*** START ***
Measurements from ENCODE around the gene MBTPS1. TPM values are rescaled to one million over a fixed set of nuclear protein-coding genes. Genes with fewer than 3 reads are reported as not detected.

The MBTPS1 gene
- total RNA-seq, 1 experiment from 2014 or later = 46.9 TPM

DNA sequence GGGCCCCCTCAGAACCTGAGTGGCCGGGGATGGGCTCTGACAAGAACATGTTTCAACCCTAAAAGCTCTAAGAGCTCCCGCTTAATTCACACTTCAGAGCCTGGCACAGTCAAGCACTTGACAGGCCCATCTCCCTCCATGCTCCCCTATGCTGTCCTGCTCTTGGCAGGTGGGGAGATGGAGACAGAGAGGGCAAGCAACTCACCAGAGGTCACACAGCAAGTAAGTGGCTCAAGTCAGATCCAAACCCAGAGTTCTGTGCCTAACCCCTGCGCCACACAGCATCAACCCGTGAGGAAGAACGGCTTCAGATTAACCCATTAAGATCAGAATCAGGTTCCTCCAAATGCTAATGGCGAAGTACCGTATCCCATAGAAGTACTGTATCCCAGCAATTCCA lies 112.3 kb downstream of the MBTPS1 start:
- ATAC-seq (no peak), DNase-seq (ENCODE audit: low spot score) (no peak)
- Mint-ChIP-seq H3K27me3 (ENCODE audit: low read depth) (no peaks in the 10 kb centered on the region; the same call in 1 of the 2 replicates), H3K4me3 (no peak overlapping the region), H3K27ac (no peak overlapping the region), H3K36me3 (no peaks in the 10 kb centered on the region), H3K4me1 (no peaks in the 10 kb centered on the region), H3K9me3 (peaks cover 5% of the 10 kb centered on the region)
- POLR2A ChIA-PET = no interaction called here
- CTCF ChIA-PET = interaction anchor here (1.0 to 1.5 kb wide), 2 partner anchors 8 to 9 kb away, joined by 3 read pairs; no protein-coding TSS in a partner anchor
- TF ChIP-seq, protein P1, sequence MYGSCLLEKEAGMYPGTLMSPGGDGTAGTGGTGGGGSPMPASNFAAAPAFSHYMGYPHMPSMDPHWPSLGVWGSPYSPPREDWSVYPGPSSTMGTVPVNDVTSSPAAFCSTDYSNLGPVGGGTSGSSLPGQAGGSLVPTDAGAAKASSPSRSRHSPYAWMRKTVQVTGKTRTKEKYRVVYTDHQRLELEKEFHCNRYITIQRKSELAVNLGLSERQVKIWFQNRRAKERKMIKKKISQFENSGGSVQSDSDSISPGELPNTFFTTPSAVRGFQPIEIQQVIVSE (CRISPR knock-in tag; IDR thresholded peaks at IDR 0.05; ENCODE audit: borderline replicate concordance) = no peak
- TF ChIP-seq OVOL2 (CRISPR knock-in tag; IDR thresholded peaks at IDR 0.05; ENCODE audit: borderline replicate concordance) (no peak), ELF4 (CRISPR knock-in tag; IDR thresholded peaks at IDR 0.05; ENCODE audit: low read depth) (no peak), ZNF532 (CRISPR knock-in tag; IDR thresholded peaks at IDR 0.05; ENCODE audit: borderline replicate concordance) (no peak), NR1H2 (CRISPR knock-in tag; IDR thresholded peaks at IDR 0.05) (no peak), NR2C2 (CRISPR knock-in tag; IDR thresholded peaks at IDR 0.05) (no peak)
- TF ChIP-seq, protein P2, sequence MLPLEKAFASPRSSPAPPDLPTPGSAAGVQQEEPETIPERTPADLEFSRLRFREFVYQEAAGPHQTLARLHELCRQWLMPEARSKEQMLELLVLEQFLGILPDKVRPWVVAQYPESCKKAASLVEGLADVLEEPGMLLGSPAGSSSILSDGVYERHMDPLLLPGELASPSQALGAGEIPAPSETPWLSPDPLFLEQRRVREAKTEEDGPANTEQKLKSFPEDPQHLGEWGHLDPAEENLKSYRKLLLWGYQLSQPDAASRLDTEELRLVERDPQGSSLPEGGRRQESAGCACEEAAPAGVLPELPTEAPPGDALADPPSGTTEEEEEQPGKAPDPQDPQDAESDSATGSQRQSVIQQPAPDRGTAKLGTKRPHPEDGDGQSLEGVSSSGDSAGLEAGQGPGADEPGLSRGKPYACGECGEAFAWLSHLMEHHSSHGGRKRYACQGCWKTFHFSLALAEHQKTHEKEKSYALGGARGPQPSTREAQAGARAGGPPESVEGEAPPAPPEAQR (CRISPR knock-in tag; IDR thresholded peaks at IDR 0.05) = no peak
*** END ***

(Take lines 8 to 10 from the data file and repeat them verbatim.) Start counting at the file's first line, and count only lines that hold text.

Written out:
- CTCF ChIA-PET = interaction anchor here (1.0 to 1.5 kb wide), 2 partner anchors 8 to 9 kb away, joined by 3 read pairs; no protein-coding TSS in a partner anchor
- TF ChIP-seq, protein P1, sequence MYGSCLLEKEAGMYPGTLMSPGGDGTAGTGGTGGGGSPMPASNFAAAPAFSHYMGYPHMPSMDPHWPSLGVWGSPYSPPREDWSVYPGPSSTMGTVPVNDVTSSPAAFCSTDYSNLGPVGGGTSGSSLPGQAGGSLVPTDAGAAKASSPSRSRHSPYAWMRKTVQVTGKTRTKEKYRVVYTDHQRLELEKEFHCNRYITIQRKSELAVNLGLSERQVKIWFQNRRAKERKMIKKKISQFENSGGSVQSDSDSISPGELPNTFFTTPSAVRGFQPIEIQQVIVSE (CRISPR knock-in tag; IDR thresholded peaks at IDR 0.05; ENCODE audit: borderline replicate concordance) = no peak
- TF ChIP-seq OVOL2 (CRISPR knock-in tag; IDR thresholded peaks at IDR 0.05; ENCODE audit: borderline replicate concordance) (no peak), ELF4 (CRISPR knock-in tag; IDR thresholded peaks at IDR 0.05; ENCODE audit: low read depth) (no peak), ZNF532 (CRISPR knock-in tag; IDR thresholded peaks at IDR 0.05; ENCODE audit: borderline replicate concordance) (no peak), NR1H2 (CRISPR knock-in tag; IDR thresholded peaks at IDR 0.05) (no peak), NR2C2 (CRISPR knock-in tag; IDR thresholded peaks at IDR 0.05) (no peak)